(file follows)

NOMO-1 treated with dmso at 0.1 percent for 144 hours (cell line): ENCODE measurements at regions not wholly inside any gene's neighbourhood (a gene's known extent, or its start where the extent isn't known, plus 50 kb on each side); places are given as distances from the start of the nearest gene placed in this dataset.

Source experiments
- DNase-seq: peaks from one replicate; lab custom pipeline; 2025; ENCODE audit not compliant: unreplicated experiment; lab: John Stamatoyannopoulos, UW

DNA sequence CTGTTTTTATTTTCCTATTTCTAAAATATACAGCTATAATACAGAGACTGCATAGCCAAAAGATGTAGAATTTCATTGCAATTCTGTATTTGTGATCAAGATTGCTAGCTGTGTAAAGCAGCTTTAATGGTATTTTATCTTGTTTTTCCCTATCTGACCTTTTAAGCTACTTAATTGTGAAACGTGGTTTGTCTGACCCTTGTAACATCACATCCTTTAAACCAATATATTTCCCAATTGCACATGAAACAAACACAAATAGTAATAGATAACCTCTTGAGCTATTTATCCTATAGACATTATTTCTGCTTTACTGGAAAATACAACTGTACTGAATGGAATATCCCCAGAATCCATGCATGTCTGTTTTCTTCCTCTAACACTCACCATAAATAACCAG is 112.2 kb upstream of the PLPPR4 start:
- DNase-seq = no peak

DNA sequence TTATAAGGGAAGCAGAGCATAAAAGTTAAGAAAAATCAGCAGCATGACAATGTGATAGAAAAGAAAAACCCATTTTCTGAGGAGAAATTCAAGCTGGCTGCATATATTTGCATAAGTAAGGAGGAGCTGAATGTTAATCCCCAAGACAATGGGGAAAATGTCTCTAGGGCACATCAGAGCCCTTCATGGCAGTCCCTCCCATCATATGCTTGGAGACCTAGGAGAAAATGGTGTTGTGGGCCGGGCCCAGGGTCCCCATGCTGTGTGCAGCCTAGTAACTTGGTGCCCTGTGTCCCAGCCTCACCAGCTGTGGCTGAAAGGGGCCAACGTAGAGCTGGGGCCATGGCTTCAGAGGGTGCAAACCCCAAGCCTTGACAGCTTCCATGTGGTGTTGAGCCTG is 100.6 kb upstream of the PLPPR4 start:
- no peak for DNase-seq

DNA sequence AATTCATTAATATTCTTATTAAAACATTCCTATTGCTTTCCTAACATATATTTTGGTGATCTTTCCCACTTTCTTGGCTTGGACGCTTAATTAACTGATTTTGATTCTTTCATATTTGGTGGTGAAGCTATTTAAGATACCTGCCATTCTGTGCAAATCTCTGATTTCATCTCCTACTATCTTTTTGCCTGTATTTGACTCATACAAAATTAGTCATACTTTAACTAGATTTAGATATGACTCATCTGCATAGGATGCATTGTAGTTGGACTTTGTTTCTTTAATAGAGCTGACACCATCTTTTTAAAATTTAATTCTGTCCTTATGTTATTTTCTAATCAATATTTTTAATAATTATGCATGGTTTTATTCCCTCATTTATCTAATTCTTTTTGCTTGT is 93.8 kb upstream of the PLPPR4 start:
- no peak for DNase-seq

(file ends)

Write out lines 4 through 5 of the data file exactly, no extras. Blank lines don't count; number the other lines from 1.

DNA sequence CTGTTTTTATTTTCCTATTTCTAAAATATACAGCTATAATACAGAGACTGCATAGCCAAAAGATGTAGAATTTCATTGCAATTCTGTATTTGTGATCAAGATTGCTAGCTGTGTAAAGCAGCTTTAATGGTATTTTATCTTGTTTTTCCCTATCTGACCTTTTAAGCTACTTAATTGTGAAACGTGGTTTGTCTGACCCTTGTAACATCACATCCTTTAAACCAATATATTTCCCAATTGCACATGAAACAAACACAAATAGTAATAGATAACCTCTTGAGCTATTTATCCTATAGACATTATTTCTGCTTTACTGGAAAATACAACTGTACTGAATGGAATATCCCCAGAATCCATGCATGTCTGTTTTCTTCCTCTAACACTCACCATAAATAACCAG is 112.2 kb upstream of the PLPPR4 start:
- DNase-seq = no peak